Thursday, 8 December 2011

Art Filters

I'm a photoshop guy. I've taught it to my photography students for years - and used it in my graphic design and photography business even longer.

So when I read that the Pen cameras had 'Art Filters', I snorted, rolled my eyes, and chalked it up to another 'useless' feature that modern cameras lumber us serious photographers with.

And then I got an EP-3. And I started using the Art Filters - purely for educational purposes you understand. And I wasn't rolling my eyes anymore (well, not with a few of them at least). In fact, I may use a couple of the Art Filters more often than not - they really are that good.

Boat Ramp. Olympus EP-3, Grainy B&W Art Filter, 16:9 aspect ratio
I'm in love with the Grainy Black and White filter and will probably use this a LOT. I'm a black and white fan anyway - but add to that the best digital application of film grain I've ever seen straight out of a camera, and I'm in heaven. The engineers/software guys at Olympus who developed this filter should take the rest of the year off - they deserve it.

I also enjoy the fact that you can view the results live - in real time - on the back of the beautiful 3" OLED screen on the EP-3. That's how I got the shot above - I saw it on the back of the screen as I was walking along with the camera pointed down. The shadows and shapes stopped me in my tracks, and 'click', I had the shot. I know I wouldn't have got this image had the Art Filter not been on and tracking in real-time. Brilliant!

Coastline. EP-3, Dramatic Tone Filter
Another Art Filter that I'm using a lot is the 'Dramatic Tone' filter. It's not quite HDR - but close enough. As the name suggests, it adds more 'drama' to your image - bringing fairly lifeless lighting to life. Just like HDR, you wouldn't want to apply it to every shot (probably not great for portraits), but once again it's an amazingly effective one-touch effect and something that would definitely take a while to replicate in Photoshop (for the novice at least).

Storm approaching. EP-3, Dramatic Tone Filter
You can also add border effects (the film-like edges is my favorite) instantly just to finish the 'arty' look off - and why wouldn't you? Again, it's better to do it at the time of capture, than in Photoshop later on. And if you decide you don't want the border, just crop it out. But I do like it, and it's a look that I gave to a lot of my images in post-processing. Now, the EP-3 does it all for me!

Another feature I'm really enjoying on the EP-3 (and other cameras feature this as well) is the different aspect ratios you can shoot in - from the digital 4:3 standard, to a more 35mm 3:4, a wide-screen 16:9, or a medium-format looking square 1:1. Very cool.

And the EP-3 makes it so easy to 'play' with the art filters by adding filter bracketing. Just decide which filters you want to include, and after you shoot a normal image, the camera goes about processing other photos, applying the art filter modes you've chosen. It does take a while for the camera to process the new images - about 1 or two seconds each - but compare that to the time you would have had to spend doing it in Photoshop, and it's a no brainer!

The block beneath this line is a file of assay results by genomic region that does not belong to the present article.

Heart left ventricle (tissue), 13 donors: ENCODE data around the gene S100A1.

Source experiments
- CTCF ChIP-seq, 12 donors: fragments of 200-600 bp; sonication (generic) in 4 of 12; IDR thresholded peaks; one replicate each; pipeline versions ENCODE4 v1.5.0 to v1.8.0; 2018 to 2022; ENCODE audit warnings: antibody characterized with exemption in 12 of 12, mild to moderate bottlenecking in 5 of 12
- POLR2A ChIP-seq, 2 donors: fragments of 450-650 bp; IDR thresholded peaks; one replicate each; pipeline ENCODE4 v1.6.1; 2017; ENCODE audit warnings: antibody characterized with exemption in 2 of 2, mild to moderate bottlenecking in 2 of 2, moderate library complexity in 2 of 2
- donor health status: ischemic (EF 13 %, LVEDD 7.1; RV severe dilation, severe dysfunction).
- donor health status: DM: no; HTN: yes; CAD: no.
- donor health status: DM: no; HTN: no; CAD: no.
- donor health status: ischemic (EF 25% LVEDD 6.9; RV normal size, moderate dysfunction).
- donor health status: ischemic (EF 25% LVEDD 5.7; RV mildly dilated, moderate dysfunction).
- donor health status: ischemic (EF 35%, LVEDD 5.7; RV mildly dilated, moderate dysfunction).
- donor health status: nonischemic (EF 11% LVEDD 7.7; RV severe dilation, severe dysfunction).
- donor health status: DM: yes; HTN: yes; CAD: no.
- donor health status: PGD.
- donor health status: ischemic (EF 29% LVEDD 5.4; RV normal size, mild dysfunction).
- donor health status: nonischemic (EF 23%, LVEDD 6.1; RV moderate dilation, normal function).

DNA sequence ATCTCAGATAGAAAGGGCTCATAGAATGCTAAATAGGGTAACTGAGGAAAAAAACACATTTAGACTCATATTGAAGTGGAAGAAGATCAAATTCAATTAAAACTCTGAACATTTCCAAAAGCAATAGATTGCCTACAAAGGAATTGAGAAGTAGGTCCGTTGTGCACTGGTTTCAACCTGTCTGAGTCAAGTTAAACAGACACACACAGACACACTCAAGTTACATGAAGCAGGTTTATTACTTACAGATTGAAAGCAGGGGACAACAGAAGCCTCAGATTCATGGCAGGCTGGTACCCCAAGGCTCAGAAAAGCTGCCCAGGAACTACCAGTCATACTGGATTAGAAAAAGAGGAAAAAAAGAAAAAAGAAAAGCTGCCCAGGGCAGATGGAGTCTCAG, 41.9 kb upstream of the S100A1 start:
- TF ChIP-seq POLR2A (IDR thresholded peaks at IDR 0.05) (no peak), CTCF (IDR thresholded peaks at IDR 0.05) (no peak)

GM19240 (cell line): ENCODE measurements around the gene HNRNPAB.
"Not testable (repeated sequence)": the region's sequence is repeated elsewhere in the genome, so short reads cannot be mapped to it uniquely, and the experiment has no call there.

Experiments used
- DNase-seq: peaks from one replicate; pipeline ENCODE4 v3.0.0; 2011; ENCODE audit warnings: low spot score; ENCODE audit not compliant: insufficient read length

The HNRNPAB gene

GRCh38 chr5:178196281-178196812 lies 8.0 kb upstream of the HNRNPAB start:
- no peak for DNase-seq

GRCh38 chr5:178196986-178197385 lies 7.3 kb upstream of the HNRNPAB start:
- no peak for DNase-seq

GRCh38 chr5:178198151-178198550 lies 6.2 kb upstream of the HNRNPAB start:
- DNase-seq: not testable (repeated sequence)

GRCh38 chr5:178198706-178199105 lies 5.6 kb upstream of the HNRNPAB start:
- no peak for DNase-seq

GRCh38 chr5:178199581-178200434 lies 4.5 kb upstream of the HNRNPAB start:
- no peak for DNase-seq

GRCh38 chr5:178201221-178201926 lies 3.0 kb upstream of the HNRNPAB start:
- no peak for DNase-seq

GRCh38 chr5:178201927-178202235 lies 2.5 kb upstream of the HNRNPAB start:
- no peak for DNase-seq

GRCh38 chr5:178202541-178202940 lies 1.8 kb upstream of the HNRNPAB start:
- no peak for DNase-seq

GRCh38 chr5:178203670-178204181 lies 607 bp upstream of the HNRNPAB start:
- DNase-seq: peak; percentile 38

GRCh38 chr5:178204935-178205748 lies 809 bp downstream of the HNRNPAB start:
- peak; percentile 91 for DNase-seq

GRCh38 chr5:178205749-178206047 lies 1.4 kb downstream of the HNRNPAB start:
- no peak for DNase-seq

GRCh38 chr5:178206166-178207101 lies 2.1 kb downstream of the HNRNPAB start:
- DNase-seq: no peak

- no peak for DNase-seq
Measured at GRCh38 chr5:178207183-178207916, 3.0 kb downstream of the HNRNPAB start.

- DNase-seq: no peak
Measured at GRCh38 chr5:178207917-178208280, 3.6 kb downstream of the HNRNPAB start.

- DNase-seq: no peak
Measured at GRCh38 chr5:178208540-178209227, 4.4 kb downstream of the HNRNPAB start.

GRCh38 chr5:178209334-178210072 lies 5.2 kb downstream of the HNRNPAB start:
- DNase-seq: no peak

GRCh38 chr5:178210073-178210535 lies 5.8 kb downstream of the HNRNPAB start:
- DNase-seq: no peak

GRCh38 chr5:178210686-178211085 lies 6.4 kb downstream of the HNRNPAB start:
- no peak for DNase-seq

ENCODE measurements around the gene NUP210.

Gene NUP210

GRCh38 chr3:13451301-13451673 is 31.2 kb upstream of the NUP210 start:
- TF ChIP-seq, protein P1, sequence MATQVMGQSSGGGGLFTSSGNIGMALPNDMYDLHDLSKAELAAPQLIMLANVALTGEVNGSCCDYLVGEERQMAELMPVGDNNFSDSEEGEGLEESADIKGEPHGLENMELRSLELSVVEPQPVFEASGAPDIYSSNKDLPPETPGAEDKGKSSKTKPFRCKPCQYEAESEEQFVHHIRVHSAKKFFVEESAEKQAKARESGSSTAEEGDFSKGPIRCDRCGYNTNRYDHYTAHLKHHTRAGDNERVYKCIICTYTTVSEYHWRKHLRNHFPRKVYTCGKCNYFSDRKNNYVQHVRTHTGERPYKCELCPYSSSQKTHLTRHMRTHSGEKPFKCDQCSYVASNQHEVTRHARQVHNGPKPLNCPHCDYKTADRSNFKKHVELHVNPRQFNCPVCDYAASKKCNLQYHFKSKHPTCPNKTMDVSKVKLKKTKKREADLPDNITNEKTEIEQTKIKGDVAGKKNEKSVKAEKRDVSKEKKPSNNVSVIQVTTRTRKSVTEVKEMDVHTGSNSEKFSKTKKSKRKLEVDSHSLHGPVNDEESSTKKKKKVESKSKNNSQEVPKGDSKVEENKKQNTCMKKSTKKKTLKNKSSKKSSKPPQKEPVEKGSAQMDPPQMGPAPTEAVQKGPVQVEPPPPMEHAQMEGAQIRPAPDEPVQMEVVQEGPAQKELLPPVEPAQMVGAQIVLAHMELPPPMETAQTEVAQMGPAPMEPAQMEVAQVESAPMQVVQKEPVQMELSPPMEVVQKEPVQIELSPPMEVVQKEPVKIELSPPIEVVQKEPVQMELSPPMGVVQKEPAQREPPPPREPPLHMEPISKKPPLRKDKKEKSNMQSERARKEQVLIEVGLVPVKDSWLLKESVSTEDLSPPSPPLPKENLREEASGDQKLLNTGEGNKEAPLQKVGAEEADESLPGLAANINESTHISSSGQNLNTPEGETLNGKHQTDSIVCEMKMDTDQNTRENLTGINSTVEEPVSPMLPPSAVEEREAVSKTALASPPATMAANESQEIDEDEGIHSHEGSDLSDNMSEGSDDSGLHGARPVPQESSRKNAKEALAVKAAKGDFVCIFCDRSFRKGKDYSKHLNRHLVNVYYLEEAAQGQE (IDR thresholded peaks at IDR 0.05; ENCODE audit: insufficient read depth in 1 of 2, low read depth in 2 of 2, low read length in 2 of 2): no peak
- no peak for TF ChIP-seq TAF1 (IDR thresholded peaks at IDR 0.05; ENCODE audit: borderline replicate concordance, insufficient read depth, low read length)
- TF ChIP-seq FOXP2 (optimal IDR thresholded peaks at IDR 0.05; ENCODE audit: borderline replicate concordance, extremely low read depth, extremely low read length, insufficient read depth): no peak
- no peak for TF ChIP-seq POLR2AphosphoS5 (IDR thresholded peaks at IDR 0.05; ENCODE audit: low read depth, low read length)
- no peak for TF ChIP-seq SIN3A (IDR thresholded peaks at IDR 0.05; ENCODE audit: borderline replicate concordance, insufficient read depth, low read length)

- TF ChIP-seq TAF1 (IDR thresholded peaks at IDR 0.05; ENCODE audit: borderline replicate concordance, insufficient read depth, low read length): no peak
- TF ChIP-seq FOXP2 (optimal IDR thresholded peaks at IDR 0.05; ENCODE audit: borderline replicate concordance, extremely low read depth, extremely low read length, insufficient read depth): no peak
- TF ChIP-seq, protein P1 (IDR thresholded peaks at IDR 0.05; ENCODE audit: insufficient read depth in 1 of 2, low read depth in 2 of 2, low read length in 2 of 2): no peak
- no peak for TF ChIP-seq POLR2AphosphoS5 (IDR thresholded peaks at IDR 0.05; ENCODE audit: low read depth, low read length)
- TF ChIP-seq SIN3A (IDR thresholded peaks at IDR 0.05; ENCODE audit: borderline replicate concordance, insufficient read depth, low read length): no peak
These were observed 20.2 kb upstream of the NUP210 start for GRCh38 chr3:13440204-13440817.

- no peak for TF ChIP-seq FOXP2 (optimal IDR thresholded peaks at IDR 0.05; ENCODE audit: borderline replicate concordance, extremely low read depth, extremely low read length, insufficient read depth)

Other filters I intend to play with depending on the situation include: Pin Hole (adds a dark vignette and slight colour shift), Diorama (pseudo tilt-shift effect), Cross process (self explanatory) and Gentle Sepia (again, fairly self-explanatory). Not only will these be fun to explore on their own, you can also 'stack' certain filters - combining Cross Process with Pin Hole for example. Lots of opportunity for fun images.

The less impressive filters (for me at least) are the Soft Focus (too strong), Pale & Light Colour (too pastel), Light Tone (too wishy-washy) and Pop-Art filters (too trippy). I'm not sure I'll use these at all. And if I don't they can actually be turned off in the Pen's menu system so as not to get in the way.

Greymouth Wharf. EP-3. Grainy B&W Art Filter
It's early days, and I'm really only scratching the surface of the possibilities that Art Filters open up for creative image making. But it sure is making the Olympus Pen P-3 a lot of fun to make images with. And isn't that the point?

Thursday, 1 December 2011

Pen EP-3 Ordered!

Okay, I've done it.

After much gnashing of teeth and fretting over finances, I've ordered an EP-3 twin lens kit, with the EV-2 Electronic Viewfinder accessory (a must have as far as I'm concerned!).

The silver is very retro and very sexy, and I've opted for this instead of the understated black or chic white.

Will all be arriving tomorrow, so I'll charge up the battery (bought an after market spare one of them as well), configure the camera to my liking, and shoot like mad over the weekend!

Will obviously post more then - but until then go here to see a short advert for the new Pen. Very cool.